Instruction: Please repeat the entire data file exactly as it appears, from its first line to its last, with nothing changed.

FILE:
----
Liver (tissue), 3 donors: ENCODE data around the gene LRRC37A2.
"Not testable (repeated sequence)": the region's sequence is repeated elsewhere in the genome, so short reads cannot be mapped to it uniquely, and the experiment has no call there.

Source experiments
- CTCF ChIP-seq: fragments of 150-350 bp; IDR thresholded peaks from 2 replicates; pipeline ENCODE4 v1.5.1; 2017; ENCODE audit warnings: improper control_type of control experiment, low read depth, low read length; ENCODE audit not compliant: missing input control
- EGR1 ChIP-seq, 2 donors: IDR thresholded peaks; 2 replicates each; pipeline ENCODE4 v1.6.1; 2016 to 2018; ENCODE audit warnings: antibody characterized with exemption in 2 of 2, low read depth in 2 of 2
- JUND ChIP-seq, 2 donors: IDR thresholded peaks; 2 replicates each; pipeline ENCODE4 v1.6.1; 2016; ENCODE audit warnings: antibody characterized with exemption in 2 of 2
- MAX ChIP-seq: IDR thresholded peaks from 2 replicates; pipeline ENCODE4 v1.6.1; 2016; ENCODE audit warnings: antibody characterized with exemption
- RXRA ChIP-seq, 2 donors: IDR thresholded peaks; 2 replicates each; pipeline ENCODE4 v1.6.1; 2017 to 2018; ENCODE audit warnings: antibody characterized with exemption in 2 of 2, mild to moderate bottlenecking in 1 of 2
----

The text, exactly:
Liver (tissue), 3 donors: ENCODE data around the gene LRRC37A2.
"Not testable (repeated sequence)": the region's sequence is repeated elsewhere in the genome, so short reads cannot be mapped to it uniquely, and the experiment has no call there.

Source experiments
- CTCF ChIP-seq: fragments of 150-350 bp; IDR thresholded peaks from 2 replicates; pipeline ENCODE4 v1.5.1; 2017; ENCODE audit warnings: improper control_type of control experiment, low read depth, low read length; ENCODE audit not compliant: missing input control
- EGR1 ChIP-seq, 2 donors: IDR thresholded peaks; 2 replicates each; pipeline ENCODE4 v1.6.1; 2016 to 2018; ENCODE audit warnings: antibody characterized with exemption in 2 of 2, low read depth in 2 of 2
- JUND ChIP-seq, 2 donors: IDR thresholded peaks; 2 replicates each; pipeline ENCODE4 v1.6.1; 2016; ENCODE audit warnings: antibody characterized with exemption in 2 of 2
- MAX ChIP-seq: IDR thresholded peaks from 2 replicates; pipeline ENCODE4 v1.6.1; 2016; ENCODE audit warnings: antibody characterized with exemption
- RXRA ChIP-seq, 2 donors: IDR thresholded peaks; 2 replicates each; pipeline ENCODE4 v1.6.1; 2017 to 2018; ENCODE audit warnings: antibody characterized with exemption in 2 of 2, mild to moderate bottlenecking in 1 of 2